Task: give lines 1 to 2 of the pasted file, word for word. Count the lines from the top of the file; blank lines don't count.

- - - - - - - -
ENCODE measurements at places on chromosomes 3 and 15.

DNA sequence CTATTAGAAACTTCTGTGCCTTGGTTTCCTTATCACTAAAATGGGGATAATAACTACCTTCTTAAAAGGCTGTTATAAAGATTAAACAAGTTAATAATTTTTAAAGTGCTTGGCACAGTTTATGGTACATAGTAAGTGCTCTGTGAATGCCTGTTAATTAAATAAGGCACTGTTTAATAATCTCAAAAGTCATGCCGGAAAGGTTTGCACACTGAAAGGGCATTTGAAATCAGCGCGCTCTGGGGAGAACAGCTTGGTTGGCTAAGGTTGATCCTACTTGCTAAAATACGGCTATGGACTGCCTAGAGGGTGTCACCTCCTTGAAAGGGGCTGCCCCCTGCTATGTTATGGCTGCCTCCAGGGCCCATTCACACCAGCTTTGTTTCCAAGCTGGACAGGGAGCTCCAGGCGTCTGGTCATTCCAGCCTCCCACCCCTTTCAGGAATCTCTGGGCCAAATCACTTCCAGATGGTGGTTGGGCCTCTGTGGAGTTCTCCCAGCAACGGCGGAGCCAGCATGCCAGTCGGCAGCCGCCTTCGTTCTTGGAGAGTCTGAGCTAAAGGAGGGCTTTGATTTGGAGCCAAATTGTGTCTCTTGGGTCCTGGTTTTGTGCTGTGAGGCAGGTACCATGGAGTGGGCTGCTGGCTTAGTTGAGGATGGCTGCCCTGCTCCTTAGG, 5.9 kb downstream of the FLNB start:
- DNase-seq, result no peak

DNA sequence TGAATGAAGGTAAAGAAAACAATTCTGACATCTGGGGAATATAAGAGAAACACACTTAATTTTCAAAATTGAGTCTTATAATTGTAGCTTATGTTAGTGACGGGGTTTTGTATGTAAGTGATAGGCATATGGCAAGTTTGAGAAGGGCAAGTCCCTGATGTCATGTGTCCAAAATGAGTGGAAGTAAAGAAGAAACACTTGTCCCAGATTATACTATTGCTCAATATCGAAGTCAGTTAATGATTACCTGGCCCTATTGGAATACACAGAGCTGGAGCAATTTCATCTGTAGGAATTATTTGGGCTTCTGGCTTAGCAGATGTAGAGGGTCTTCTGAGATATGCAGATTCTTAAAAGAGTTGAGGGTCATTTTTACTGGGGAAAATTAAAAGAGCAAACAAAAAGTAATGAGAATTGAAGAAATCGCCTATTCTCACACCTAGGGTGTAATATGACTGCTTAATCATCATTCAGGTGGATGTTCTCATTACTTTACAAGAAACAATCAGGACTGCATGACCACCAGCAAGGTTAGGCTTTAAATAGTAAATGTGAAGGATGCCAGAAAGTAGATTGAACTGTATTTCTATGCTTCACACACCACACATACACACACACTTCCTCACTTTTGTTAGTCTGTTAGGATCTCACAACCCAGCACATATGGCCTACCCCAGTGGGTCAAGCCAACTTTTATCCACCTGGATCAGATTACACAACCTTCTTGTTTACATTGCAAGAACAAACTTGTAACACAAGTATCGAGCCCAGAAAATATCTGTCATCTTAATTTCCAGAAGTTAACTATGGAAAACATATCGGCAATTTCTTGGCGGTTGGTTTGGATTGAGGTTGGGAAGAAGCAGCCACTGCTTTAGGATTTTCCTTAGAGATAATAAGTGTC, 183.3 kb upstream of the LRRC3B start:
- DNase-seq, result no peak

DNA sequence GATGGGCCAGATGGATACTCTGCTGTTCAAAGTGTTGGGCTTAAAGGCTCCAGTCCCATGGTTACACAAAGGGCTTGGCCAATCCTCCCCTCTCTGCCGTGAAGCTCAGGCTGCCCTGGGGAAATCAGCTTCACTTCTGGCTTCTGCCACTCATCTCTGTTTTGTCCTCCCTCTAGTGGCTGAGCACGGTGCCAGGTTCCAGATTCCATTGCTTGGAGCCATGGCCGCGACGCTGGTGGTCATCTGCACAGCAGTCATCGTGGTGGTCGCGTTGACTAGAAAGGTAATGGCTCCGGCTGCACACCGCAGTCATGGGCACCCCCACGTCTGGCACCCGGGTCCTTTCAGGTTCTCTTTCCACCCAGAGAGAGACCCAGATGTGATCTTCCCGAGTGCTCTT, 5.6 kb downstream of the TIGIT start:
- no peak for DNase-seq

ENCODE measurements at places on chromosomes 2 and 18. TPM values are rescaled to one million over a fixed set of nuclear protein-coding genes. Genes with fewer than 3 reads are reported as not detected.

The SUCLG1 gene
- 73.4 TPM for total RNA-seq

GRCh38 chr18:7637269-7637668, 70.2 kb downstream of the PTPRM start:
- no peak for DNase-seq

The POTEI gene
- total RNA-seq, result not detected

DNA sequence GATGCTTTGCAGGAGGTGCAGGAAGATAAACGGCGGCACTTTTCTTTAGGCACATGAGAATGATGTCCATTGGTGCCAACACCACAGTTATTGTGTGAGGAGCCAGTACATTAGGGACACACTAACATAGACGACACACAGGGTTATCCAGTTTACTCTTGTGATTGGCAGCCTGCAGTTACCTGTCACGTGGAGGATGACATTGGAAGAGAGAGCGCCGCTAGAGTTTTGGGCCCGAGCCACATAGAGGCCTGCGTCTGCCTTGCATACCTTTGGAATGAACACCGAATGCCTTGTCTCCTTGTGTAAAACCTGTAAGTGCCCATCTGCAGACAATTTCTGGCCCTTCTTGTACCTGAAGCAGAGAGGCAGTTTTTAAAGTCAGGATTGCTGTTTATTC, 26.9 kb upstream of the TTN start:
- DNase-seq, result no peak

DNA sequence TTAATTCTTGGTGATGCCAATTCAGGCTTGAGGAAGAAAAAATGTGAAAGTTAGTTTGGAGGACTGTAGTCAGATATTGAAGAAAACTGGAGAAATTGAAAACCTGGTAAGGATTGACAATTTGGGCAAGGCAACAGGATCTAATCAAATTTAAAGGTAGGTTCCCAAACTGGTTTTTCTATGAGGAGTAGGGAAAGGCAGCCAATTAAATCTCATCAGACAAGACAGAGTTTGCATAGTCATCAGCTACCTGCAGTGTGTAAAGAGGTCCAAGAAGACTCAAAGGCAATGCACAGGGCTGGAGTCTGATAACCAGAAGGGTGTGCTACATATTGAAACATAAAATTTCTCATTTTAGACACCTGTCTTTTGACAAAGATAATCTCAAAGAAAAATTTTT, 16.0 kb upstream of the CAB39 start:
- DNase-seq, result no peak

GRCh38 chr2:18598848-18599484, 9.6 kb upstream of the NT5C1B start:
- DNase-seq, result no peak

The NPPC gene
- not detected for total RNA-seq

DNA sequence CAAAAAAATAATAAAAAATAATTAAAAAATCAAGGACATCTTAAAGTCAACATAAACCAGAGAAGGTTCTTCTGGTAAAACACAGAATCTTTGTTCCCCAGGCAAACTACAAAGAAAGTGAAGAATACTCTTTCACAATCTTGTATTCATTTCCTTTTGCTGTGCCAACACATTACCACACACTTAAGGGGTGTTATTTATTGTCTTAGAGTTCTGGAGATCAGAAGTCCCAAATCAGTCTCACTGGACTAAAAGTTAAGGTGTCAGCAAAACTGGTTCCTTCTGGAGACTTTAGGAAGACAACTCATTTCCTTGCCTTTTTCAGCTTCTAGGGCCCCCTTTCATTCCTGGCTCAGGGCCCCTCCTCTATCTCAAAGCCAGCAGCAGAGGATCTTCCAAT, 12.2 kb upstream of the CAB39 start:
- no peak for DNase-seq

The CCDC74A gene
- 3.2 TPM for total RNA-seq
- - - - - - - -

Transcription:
ENCODE measurements at places on chromosomes 3 and 15.

DNA sequence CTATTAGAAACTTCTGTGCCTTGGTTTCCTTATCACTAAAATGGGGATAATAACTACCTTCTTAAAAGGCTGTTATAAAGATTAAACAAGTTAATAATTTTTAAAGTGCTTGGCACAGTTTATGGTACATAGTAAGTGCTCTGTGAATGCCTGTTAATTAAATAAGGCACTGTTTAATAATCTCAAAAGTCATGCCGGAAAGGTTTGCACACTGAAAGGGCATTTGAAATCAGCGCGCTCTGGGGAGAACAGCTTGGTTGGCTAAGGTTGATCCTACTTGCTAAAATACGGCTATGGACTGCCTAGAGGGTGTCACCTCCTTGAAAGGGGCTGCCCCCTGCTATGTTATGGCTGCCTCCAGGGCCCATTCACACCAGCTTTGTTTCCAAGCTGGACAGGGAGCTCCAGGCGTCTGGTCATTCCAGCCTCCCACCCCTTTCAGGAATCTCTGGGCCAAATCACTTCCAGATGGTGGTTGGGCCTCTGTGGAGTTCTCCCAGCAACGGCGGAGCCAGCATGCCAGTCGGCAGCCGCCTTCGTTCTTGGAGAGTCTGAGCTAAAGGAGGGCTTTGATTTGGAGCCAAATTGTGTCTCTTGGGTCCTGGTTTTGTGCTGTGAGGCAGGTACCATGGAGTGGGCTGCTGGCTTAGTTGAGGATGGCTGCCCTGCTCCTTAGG, 5.9 kb downstream of the FLNB start: